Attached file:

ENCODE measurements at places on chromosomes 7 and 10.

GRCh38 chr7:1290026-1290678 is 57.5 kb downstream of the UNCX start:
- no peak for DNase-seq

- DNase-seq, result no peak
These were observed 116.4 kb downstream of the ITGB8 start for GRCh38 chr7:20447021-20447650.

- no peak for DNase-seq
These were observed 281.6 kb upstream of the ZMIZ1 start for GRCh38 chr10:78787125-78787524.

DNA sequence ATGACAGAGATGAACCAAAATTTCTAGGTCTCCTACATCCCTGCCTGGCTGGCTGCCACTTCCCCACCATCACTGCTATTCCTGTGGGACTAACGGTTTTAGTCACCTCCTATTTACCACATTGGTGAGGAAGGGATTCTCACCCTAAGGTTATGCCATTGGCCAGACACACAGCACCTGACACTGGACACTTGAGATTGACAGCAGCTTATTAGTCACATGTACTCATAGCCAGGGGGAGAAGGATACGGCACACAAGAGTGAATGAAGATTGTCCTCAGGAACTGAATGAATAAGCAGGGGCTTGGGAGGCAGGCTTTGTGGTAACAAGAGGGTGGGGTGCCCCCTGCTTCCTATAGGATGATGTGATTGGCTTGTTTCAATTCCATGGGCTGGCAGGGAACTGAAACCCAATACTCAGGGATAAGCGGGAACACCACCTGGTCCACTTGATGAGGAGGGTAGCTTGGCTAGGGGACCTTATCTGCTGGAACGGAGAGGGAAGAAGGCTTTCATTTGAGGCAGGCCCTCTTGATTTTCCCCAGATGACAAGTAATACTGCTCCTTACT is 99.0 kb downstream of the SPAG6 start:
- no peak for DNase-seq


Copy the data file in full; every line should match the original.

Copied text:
ENCODE measurements at places on chromosomes 7 and 10.

GRCh38 chr7:1290026-1290678 is 57.5 kb downstream of the UNCX start:
- no peak for DNase-seq

- DNase-seq, result no peak
These were observed 116.4 kb downstream of the ITGB8 start for GRCh38 chr7:20447021-20447650.

- no peak for DNase-seq
These were observed 281.6 kb upstream of the ZMIZ1 start for GRCh38 chr10:78787125-78787524.

DNA sequence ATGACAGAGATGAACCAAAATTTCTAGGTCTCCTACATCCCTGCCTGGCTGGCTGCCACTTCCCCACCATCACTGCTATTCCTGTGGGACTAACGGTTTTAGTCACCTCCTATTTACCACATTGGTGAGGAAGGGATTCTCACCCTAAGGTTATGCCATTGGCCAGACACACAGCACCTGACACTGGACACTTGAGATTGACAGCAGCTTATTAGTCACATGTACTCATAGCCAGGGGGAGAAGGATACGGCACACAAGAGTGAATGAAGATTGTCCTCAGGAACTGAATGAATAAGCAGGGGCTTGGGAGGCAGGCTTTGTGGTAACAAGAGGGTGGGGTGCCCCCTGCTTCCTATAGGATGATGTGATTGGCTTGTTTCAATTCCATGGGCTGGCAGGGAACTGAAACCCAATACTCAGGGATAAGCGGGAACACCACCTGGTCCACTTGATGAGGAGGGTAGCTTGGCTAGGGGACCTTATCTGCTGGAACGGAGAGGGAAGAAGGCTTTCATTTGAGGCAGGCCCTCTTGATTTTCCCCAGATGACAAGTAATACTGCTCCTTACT is 99.0 kb downstream of the SPAG6 start:
- no peak for DNase-seq